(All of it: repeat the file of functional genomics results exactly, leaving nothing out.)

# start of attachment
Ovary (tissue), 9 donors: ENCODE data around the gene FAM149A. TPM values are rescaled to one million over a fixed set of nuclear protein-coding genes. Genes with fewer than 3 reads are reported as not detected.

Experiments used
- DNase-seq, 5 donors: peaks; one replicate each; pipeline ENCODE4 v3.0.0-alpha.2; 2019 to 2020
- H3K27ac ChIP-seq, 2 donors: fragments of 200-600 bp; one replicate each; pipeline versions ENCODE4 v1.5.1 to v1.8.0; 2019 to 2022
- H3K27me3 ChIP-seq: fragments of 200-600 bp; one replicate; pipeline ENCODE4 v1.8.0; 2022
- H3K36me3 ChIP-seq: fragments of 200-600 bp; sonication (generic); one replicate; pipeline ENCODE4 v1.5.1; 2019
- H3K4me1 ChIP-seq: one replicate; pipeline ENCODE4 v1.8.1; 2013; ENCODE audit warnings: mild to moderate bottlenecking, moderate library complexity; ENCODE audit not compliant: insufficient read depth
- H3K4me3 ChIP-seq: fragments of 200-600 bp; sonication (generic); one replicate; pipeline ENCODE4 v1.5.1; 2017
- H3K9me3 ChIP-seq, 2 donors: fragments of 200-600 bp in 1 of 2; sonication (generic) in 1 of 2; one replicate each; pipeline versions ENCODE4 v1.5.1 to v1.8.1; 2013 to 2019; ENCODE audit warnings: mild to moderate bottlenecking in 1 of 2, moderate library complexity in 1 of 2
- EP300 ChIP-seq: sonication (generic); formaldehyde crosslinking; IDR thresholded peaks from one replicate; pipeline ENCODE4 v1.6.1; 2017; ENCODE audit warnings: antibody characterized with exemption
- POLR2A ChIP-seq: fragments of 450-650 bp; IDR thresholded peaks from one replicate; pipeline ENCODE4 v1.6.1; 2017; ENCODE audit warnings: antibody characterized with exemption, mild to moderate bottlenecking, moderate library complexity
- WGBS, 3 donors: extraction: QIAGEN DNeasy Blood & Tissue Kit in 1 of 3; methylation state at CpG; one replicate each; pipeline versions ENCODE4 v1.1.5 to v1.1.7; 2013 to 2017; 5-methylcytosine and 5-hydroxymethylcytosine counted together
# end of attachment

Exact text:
Ovary (tissue), 9 donors: ENCODE data around the gene FAM149A. TPM values are rescaled to one million over a fixed set of nuclear protein-coding genes. Genes with fewer than 3 reads are reported as not detected.

Experiments used
- DNase-seq, 5 donors: peaks; one replicate each; pipeline ENCODE4 v3.0.0-alpha.2; 2019 to 2020
- H3K27ac ChIP-seq, 2 donors: fragments of 200-600 bp; one replicate each; pipeline versions ENCODE4 v1.5.1 to v1.8.0; 2019 to 2022
- H3K27me3 ChIP-seq: fragments of 200-600 bp; one replicate; pipeline ENCODE4 v1.8.0; 2022
- H3K36me3 ChIP-seq: fragments of 200-600 bp; sonication (generic); one replicate; pipeline ENCODE4 v1.5.1; 2019
- H3K4me1 ChIP-seq: one replicate; pipeline ENCODE4 v1.8.1; 2013; ENCODE audit warnings: mild to moderate bottlenecking, moderate library complexity; ENCODE audit not compliant: insufficient read depth
- H3K4me3 ChIP-seq: fragments of 200-600 bp; sonication (generic); one replicate; pipeline ENCODE4 v1.5.1; 2017
- H3K9me3 ChIP-seq, 2 donors: fragments of 200-600 bp in 1 of 2; sonication (generic) in 1 of 2; one replicate each; pipeline versions ENCODE4 v1.5.1 to v1.8.1; 2013 to 2019; ENCODE audit warnings: mild to moderate bottlenecking in 1 of 2, moderate library complexity in 1 of 2
- EP300 ChIP-seq: sonication (generic); formaldehyde crosslinking; IDR thresholded peaks from one replicate; pipeline ENCODE4 v1.6.1; 2017; ENCODE audit warnings: antibody characterized with exemption
- POLR2A ChIP-seq: fragments of 450-650 bp; IDR thresholded peaks from one replicate; pipeline ENCODE4 v1.6.1; 2017; ENCODE audit warnings: antibody characterized with exemption, mild to moderate bottlenecking, moderate library complexity
- WGBS, 3 donors: extraction: QIAGEN DNeasy Blood & Tissue Kit in 1 of 3; methylation state at CpG; one replicate each; pipeline versions ENCODE4 v1.1.5 to v1.1.7; 2013 to 2017; 5-methylcytosine and 5-hydroxymethylcytosine counted together